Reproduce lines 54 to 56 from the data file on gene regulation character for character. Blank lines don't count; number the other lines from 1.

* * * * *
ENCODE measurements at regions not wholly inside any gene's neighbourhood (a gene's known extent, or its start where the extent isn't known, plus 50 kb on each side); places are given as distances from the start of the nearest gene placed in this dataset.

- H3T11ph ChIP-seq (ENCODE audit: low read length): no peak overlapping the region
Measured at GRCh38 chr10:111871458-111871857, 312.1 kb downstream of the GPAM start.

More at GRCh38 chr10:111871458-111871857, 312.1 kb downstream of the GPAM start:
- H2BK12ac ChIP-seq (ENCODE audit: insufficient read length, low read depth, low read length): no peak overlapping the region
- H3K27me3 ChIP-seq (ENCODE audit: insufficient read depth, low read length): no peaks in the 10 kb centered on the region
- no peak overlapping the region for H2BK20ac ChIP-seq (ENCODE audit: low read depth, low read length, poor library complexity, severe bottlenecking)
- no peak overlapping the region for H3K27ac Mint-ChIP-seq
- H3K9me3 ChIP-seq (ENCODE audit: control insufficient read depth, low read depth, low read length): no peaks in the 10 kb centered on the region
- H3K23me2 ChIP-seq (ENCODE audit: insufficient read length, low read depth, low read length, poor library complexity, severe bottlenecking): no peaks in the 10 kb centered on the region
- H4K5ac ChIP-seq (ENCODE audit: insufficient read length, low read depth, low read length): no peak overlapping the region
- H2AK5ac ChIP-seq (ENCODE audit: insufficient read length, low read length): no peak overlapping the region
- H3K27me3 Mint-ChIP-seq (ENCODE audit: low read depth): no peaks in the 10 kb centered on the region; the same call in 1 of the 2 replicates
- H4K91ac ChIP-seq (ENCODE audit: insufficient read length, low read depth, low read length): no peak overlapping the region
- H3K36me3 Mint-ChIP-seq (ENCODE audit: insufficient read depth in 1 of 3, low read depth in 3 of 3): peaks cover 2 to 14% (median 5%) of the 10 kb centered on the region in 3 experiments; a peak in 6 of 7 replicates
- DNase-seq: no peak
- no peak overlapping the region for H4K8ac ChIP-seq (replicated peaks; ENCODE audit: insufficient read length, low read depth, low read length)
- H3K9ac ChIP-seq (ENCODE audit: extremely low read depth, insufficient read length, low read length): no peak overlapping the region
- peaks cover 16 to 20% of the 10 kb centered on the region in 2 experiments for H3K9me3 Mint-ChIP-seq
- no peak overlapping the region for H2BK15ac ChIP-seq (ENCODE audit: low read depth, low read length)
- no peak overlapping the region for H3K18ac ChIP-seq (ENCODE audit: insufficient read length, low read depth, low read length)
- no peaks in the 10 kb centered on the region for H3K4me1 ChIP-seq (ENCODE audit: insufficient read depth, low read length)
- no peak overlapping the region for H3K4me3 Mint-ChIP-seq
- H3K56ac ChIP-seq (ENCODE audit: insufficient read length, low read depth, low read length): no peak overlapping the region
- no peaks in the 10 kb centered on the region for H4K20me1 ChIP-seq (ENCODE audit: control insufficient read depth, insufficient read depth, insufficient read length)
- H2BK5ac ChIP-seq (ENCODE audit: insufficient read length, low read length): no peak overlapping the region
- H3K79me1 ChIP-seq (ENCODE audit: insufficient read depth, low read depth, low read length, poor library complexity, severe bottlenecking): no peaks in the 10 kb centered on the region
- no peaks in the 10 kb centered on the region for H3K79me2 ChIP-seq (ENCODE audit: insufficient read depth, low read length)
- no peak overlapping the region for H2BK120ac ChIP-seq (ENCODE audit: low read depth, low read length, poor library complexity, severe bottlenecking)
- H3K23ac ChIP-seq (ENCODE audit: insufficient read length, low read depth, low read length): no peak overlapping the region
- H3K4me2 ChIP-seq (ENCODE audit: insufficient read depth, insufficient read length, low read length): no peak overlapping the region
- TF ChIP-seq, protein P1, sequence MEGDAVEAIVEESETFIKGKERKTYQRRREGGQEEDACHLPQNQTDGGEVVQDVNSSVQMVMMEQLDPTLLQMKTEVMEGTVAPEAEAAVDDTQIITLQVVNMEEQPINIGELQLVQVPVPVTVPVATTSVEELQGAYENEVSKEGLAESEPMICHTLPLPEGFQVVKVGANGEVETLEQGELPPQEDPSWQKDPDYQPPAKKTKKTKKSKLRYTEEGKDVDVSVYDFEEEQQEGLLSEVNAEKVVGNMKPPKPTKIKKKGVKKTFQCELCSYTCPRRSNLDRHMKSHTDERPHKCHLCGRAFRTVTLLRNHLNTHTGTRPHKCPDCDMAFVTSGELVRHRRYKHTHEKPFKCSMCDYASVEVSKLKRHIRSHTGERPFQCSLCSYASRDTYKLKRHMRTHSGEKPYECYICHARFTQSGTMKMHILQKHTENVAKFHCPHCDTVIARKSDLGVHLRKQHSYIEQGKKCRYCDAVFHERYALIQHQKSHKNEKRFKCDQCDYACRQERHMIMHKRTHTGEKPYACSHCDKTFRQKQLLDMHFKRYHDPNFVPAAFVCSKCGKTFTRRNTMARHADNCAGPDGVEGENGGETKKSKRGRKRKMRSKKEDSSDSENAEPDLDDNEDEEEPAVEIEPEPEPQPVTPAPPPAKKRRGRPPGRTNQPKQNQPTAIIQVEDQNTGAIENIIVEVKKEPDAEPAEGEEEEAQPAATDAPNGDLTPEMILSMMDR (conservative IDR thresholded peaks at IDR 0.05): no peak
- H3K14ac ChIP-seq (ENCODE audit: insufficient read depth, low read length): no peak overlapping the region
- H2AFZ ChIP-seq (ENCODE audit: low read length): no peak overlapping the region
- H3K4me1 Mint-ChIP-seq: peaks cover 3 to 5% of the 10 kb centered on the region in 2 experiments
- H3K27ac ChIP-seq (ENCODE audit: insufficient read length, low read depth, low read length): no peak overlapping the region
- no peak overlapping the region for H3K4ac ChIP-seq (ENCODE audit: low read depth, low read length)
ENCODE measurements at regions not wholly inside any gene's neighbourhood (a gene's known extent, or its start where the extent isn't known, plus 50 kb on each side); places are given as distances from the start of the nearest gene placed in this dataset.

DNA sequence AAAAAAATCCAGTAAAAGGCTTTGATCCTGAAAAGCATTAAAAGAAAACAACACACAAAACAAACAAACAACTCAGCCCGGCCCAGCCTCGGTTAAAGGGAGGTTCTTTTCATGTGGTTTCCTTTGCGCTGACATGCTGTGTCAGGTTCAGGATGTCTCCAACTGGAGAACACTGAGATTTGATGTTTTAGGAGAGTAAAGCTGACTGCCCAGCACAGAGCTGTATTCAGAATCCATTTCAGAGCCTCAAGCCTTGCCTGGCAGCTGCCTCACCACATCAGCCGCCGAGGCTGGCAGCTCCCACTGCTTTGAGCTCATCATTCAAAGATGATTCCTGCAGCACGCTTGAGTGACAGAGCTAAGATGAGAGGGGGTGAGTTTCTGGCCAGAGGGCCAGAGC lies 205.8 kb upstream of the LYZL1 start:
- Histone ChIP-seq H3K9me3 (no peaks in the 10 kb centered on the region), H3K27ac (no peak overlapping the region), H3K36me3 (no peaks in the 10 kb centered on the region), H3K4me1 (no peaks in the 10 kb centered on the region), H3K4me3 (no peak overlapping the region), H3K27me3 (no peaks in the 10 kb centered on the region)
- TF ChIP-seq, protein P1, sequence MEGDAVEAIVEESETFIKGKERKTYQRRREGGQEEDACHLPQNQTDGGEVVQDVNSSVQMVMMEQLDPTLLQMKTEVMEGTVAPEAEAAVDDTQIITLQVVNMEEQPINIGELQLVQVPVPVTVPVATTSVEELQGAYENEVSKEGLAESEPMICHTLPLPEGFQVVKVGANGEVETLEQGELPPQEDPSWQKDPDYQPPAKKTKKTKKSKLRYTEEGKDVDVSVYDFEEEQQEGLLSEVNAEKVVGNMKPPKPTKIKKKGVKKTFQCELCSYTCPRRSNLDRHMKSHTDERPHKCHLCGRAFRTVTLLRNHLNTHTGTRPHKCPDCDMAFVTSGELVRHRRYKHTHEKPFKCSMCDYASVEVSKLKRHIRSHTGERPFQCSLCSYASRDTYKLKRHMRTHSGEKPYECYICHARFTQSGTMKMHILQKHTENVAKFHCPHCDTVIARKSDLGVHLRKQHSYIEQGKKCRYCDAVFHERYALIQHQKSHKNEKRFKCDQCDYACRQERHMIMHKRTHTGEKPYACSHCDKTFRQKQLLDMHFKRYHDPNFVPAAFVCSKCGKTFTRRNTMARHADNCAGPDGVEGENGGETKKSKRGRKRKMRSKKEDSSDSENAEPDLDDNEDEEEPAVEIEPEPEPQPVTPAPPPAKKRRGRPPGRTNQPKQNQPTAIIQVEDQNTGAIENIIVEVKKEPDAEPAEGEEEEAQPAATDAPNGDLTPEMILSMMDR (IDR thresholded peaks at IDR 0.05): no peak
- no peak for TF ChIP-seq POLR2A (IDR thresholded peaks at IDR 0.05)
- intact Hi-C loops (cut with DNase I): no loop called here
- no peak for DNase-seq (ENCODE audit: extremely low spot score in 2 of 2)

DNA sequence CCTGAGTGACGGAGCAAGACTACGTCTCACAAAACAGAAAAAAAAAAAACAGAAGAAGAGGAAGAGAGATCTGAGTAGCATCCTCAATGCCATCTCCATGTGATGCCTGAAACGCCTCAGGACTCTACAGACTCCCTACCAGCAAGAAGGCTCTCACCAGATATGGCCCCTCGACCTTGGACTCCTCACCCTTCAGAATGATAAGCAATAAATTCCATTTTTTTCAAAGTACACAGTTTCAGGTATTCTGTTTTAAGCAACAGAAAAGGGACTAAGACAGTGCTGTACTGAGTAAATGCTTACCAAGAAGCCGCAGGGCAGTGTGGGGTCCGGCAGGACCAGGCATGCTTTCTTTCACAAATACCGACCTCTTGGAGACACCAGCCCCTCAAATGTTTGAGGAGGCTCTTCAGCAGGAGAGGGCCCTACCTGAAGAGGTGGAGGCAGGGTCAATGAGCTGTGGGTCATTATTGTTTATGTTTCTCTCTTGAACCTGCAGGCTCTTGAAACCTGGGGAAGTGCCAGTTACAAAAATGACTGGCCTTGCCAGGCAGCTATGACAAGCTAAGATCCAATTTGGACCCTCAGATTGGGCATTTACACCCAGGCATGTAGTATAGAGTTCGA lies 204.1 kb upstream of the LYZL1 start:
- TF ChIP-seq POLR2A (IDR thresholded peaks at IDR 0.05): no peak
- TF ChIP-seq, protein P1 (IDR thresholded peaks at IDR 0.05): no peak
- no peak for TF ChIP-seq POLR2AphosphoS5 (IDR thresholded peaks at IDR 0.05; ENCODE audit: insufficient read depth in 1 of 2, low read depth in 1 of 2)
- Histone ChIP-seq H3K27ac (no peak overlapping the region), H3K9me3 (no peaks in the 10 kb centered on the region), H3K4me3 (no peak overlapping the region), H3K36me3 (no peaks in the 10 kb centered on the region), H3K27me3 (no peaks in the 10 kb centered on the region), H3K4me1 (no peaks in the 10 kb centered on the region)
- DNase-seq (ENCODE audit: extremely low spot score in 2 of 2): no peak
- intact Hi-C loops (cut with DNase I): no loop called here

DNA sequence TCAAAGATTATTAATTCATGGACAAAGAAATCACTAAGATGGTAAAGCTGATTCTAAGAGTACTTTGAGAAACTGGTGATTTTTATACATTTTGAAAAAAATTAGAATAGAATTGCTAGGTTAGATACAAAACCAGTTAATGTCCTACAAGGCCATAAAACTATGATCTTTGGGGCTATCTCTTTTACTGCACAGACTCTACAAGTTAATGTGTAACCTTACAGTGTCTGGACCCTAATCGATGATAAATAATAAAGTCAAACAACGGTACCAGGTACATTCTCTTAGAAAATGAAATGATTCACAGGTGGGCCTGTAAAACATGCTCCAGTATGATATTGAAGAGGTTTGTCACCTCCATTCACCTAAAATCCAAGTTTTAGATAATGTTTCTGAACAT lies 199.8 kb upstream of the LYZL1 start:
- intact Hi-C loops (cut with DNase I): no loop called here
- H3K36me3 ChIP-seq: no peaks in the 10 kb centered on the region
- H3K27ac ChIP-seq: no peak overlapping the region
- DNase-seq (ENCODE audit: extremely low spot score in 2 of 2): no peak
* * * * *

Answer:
- H3K36me3 ChIP-seq: no peaks in the 10 kb centered on the region
- H3K27ac ChIP-seq: no peak overlapping the region
- DNase-seq (ENCODE audit: extremely low spot score in 2 of 2): no peak